May 9, 2011

In the line of fire

Anton Cermak just after being shot, 1933.

Anton Cermak, who was born on this date in 1873, died in 1933, a month after being shot by Giuseppe Zingara, who may or may have not been aiming at the man standing next to him, Franklin Delano Roosevelt.

For a long time it was believed that Cermak’s death was an accident, a tragedy that prevented a worse tragedy.  But a lot of history has been dug up since the event, and arguments are made that Cermak was the target all along.  Zingara never really said, although his statement that “I have the gun in my hand. I kill kings and presidents first and next all capitalists,” sounds like he was aiming at FDR.

Zingara, however, was quite short and had to stand on a folding chair to see over the crowd – a situation likely to have adverse effects on his aim.

Giuseppe Zangara, mug shot.

Cermak was in the middle of his first term as mayor, his election a victory over Big Bill Thompson, a Chicago politician who’d been the mayor and the machine’s man for a long time.  His most repeated argument against Cermak was that he was a foreigner with a funny name. (Cermak’s family was Czech and arrived in Chicago when Anton was a year old.)

Thompson’s most famous lines seem to have been “Tony, Tony, where’s your pushcart?” and “Who wants a World’s Fair mayor with a name like that?”

To which Cermak replied, “… it’s true I didn’t come over on the Mayflower, but I came over as soon as I could.”

A lot of foreigners with funny names who had flocked to Chicago at the turn of the century voted for Cermak and much to the dismay of the entrenched Republican political machine, he won – he’d created an effective Democratic political machine. The Chicago Tribune (which hated Thompson for a lot of reasons) wrote

For Chicago Thompson has meant filth, corruption, obscenity, idiocy and bankruptcy…. He has given the city an international reputation for moronic buffoonery, barbaric crime, triumphant hoodlumism, unchecked graft, and a dejected citizenship. He nearly ruined the property and completely destroyed the pride of the city. He made Chicago a byword for the collapse of American civilization. In his attempt to continue this he excelled himself as a liar and defamer of character.

Whether Cermak was the reformer his constituents were hoping for we’ll never know – when he was shot both he and FDR were in Florida – in Cermak’s case it might have been because he was fleeing the Capone gang. More here.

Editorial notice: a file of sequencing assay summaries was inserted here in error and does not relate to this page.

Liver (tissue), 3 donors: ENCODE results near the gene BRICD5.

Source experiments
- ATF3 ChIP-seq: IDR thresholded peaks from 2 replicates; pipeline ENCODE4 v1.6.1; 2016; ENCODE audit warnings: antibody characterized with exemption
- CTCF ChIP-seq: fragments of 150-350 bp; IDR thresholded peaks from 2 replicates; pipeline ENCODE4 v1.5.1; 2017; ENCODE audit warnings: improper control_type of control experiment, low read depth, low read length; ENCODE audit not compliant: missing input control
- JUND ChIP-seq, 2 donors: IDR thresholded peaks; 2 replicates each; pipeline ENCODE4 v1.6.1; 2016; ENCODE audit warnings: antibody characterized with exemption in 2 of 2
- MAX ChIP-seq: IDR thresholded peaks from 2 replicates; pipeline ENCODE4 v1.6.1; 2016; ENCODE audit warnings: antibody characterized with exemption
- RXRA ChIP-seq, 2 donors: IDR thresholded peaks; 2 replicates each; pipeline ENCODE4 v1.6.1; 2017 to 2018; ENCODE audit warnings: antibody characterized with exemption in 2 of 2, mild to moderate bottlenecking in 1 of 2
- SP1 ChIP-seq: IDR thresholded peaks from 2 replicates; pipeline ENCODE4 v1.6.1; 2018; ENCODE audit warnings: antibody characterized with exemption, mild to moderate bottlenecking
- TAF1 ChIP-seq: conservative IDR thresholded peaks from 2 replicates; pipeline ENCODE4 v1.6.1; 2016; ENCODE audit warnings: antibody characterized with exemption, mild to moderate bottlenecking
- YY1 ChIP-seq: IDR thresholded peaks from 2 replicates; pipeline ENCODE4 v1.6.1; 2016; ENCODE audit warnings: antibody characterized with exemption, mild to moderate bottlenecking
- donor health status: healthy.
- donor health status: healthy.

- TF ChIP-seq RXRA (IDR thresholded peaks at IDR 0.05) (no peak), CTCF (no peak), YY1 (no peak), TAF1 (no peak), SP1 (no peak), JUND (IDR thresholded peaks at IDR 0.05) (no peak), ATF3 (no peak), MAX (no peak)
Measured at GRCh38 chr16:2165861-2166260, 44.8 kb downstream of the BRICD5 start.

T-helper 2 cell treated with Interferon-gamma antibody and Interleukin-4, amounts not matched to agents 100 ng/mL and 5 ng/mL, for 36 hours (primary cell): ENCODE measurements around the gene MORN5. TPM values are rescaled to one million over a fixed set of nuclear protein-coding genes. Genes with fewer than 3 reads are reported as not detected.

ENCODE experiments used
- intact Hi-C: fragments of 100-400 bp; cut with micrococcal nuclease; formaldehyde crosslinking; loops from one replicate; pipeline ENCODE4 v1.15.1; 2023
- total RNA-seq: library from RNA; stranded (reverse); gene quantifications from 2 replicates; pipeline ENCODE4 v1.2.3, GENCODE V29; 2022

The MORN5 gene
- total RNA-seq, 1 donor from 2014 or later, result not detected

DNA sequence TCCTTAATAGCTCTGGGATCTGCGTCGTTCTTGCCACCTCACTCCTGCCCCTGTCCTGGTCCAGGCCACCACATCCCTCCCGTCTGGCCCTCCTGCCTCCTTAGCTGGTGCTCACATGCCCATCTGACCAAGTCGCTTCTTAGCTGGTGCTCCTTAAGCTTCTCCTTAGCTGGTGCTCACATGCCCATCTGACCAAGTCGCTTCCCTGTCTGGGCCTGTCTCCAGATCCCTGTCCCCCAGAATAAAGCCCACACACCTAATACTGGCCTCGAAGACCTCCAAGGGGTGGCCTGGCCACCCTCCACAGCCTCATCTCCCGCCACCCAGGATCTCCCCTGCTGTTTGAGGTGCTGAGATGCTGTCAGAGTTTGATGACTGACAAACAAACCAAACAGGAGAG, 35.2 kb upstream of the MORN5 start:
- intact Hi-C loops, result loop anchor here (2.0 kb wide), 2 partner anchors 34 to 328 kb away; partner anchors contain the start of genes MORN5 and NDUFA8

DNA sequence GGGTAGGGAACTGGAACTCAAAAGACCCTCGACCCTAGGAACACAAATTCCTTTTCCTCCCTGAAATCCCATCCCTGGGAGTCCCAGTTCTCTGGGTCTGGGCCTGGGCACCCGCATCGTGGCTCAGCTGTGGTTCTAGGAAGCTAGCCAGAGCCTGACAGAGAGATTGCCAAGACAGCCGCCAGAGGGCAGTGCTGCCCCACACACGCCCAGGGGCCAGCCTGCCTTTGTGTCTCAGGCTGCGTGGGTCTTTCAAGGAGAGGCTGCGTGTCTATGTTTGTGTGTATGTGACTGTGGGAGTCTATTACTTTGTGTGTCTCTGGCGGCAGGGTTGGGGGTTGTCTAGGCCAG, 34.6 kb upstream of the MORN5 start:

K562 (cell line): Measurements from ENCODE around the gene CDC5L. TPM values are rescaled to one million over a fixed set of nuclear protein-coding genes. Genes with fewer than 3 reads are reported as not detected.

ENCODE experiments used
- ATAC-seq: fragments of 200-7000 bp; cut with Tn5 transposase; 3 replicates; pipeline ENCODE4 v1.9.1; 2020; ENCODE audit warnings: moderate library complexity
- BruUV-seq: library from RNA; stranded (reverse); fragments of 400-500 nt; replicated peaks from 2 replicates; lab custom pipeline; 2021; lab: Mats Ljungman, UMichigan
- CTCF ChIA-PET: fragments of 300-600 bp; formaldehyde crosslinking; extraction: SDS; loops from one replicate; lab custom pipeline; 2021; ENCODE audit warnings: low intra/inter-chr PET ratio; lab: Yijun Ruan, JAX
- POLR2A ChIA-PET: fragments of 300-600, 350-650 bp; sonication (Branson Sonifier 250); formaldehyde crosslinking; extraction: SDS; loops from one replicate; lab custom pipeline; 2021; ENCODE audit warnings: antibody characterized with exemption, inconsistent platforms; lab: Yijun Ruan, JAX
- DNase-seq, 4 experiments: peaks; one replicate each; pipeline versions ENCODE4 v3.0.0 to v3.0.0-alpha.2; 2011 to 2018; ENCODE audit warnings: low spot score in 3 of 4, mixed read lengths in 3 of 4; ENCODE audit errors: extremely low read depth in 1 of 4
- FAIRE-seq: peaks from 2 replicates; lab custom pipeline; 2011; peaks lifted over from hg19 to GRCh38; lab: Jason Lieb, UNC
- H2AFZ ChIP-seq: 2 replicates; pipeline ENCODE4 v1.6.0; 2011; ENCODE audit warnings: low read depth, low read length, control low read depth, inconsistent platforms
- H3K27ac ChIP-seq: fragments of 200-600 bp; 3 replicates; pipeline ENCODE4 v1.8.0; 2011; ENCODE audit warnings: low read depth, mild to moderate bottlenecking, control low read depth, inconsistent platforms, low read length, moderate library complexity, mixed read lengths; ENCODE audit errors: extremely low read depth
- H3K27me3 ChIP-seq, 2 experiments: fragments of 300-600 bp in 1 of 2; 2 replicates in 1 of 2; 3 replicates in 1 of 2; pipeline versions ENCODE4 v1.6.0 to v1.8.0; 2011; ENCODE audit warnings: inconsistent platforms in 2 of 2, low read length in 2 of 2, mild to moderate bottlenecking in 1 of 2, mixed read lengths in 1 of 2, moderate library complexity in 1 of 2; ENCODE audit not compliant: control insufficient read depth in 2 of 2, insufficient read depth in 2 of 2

It’s all pretty murky, but one thing is sure – Cermak’s presence saved FDR.  Angelenos may be interested to know that most days they can hear the traffic report on KCRW given by Cermak’s grandniece, Kajon Cermak.



  1. Very exciting thank you.


    Comment by avery — May 9, 2011 @ 7:32 am | Reply

  2. AHHH Chicago, dear Chicago!!!


    Comment by GALYA TARMU — May 9, 2011 @ 10:01 am | Reply

  3. What a great home town to have.


    Comment by Carol — May 10, 2011 @ 12:19 pm | Reply

  4. It was fun finding and reading this. I still have holiday greeting notes, an invitation to Governor Otto Kerner’s inaugural ball, and other correspondence including some from the Illinois Trade Mission. All sent from Springfield, the capital of Illinois, to my parents John and Kathleen Cermak. My connection to the Governor? Kerner married Mayor Anton Cermak’s daughter, my cousin once removed, Helena.

    “Otto Kerner, Jr. (August 15, 1908 – May 9, 1976) was the 33rd Governor of Illinois from 1961 to 1968. He is best known for chairing the National Advisory Commission on Civil Disorders (the Kerner Commission) and for accepting bribes….” Wiki

    I only saw my dad cry three times. When his father John Joseph Cermak II died, when President Kennedy was shot, and when Otto Kerner Jr. was found guilty and was convicted on 17 counts of bribery, conspiracy, perjury, and related charges.

    Also interesting to note was the way in which Kerner got caught…

    “The scandal came to light because Marge Lindheimer Everett, manager of Arlington Park and Washington Park race tracks, had deducted the value of the bribe on her federal income tax returns in the belief that bribery was an ordinary and necessary business expense in Illinois…” Wiki

    I miss Chicago.


    Comment by Kajon Cermak — October 19, 2011 @ 11:45 pm | Reply

  5. Do you know who the other three men are that are shown in this photograph?


    Comment by Amy — February 23, 2017 @ 9:20 am | Reply

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